Most Singaporeans want the existing 15kmh speed limit for personal mobility devices (PMDs) and bicycles on footpaths to be lowered, and cyclists to wear helmets on the road, according to survey results released yesterday.
The online survey, which was conducted in April and drew more than 6,000 responses, was part of public consultations for a report by the Active Mobility Advisory Panel.
It showed that 77 per cent of respondents want the existing speed limit of 15kmh on footpaths to be lowered, with 35 per cent saying it should be 8kmh and 19 per cent preferring it to be 10kmh.
Most of those surveyed said helmets should be mandatory for cyclists riding on roads, with 77 per cent in support of it.
The report gave recommendations to ensure the safety of cyclists, PMD users and pedestrians.
Among the recommendations are to lower the speed limit for bicycles and PMDs, including e-scooters, on footpaths to 10kmh as well as to ensure that cyclists use helmets on roads.
Percentage of survey respondents who want the existing speed limit of 15kmh on footpaths to be lowered.
Another suggestion is to make it mandatory for riders to stop and look out for traffic at crossings.
In the survey, 39 per cent felt riders should dismount and push their PMDs or bicycles at road crossings, while 60 per cent said riders should either stop or slow down before looking out for traffic.
Respondents came from many demographic groups and included pedestrians, cyclists and PMD users, said the report.
Besides the survey, the public consultation exercises also comprised a travel diary activity and focus group discussions.
For the travel diary activity, close to 100 regular cyclists and PMD users were tasked with riding their devices at various specified speed limits. They were also told to practise certain behaviours at road crossings, such as dismounting and pushing their PMDs, or stopping and looking out for traffic, before recording their experiences and challenges.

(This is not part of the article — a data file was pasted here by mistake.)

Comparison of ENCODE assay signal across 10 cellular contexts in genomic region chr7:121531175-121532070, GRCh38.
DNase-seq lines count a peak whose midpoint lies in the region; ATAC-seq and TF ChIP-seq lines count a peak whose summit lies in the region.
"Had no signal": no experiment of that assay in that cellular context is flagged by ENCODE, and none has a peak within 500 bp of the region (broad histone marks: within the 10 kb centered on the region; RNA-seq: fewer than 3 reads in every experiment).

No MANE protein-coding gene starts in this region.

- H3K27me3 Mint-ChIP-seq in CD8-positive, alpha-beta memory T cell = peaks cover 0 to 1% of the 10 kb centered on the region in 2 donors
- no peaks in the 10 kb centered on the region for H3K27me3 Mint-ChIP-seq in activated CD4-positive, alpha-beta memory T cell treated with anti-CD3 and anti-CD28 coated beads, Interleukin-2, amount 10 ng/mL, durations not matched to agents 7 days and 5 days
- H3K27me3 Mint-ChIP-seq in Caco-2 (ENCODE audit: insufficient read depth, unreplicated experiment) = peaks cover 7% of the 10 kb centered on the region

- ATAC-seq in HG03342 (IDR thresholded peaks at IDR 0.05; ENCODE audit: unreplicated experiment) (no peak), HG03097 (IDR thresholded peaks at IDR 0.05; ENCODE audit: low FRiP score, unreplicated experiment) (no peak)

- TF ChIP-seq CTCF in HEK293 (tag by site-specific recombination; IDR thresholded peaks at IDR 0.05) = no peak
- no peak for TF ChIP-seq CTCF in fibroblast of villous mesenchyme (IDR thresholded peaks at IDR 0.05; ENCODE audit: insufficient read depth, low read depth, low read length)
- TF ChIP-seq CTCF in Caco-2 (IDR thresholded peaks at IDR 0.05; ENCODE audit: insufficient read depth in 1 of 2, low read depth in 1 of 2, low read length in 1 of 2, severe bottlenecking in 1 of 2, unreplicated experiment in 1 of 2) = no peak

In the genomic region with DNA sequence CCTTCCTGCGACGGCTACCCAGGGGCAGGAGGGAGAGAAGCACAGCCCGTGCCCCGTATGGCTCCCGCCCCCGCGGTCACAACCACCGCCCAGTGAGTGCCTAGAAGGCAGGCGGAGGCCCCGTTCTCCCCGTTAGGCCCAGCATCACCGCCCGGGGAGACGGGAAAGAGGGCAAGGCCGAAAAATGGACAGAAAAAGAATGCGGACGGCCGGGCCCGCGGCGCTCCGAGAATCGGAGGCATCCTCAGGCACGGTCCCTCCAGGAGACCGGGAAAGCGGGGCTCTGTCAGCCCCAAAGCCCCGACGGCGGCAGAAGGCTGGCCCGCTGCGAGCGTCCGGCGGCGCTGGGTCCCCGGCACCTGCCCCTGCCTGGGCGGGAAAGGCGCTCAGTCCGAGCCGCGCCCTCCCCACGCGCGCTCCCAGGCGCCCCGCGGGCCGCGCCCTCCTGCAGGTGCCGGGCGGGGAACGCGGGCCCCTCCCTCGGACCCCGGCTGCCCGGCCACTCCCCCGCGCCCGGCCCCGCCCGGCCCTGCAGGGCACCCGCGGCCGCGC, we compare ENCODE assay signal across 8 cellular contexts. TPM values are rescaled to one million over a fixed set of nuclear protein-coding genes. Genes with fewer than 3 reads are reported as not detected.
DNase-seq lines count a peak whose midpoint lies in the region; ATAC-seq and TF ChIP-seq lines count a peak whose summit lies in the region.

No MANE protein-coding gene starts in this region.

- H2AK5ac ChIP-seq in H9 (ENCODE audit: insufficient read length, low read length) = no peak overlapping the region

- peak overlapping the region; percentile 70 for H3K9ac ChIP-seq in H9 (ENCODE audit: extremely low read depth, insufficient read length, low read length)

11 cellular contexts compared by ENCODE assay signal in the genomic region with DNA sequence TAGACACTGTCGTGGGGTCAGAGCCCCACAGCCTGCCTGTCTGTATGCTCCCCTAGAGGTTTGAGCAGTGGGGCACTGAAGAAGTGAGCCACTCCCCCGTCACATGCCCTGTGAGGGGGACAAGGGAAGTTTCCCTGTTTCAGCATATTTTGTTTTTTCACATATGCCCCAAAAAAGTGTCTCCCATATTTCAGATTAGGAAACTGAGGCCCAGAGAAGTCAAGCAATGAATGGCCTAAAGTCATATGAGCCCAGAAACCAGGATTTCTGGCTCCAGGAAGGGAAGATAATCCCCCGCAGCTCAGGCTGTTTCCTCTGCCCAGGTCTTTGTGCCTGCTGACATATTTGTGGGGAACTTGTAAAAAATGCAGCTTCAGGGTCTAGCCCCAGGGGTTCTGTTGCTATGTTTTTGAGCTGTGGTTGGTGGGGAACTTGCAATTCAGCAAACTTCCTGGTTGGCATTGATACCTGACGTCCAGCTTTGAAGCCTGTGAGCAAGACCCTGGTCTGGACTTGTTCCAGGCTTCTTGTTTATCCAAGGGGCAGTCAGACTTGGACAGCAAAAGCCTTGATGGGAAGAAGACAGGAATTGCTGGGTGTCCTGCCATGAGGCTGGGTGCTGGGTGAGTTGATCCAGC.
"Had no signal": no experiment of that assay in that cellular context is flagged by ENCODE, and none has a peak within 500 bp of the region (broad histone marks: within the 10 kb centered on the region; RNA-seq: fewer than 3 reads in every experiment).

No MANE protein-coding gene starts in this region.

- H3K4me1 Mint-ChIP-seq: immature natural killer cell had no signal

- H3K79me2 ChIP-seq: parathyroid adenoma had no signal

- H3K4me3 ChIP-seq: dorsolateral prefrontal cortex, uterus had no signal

It was found that most preferred travelling at high speeds and found it acceptable to travel under 10kmh and 12kmh in crowded areas.
But the report added: "Some participants shared that if the speed limit was lowered from the current 15kmh, it may discourage the use of active mobility devices for commuting."
The report noted that participants generally felt stopping and looking out before riding across crossings was more acceptable than dismounting.
"They cautioned that dismounting repeatedly could be challenging especially for the elderly, or for those with a load or a pillion rider," said the report. "Some also shared that if there were no cars approaching the crossing, it may not make sense to stop."
Three focus group discussions were conducted in May involving a mix of pedestrians, cyclists, PMD users and motorists.
The panel was formed in 2015 and first drew up rules on the safe use of paths by cyclists and PMD users two years ago. It is led by Associate Professor Muhammad Faishal Ibrahim, Senior Parliamentary Secretary for Education, and Social and Family Development.
The Ministry of Transport said yesterday that it will study the panel's recommendations and issue its response in due course.